Wednesday, 02 June 2010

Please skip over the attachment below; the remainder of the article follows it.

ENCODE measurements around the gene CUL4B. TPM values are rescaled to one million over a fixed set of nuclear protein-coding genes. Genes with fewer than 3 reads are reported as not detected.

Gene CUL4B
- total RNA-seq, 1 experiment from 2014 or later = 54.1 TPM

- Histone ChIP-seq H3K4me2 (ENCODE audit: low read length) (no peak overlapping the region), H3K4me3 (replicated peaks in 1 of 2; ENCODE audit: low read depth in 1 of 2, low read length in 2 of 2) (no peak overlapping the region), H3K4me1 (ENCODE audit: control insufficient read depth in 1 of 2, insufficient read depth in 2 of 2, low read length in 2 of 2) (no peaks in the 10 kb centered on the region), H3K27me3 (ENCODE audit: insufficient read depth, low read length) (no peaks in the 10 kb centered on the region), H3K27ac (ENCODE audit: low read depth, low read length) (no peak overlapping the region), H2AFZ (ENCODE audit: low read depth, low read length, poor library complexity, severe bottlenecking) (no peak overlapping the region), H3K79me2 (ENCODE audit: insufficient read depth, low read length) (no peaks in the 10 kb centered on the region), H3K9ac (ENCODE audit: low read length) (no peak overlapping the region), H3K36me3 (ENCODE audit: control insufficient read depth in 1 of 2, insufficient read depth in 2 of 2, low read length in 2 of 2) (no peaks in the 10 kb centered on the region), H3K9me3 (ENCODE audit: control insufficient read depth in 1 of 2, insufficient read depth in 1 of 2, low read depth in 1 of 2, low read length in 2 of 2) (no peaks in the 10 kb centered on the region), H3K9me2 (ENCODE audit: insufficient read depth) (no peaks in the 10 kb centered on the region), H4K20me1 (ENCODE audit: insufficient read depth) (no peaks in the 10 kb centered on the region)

Selfishness: living in an 'impoverished emotional culture' Occasionally you hear arguments defending individualism, and claiming that it is not directly related to issues of exclusion, disengagement or uncivil behaviour. The tide seems very much against these views now though, the bankers and the MPs have seen to that. Here's an item in the Daily Mail, with its squeaky-clean reputation as a stalwart defender of selfless collectivism, reviewing a book called The selfish society by Sue Gerhardt, and folding-in some points from the Catholic Church's Choosing the common good report and the Children's Society's Good childhood inquiry. Focusing on the influence of consumerism, Gerhardt identifies problematic styles of parenting which combine material indulgence with emotional neglect, speaking of 'an impoverished emotional culture'. The Good childhood inquiry emphasised the negative impact of individualism. So are we more selfish, or is it just that the ways our selfishness and selflessness play out have changed - perhaps not unlike the way our connections changed over a few decades from geographical community to social network? We may find out. According to their latest bulletin, ippr is beginning a new programme of work exploring selfishness, in partnership with the National Centre for Social Research (NatCen). 'The work will provide unique analysis, drawing on a comprehensive range of data sets together with new evidence to assess how attitudes and values have changed.' I can't imagine they'll keep the results to themselves.

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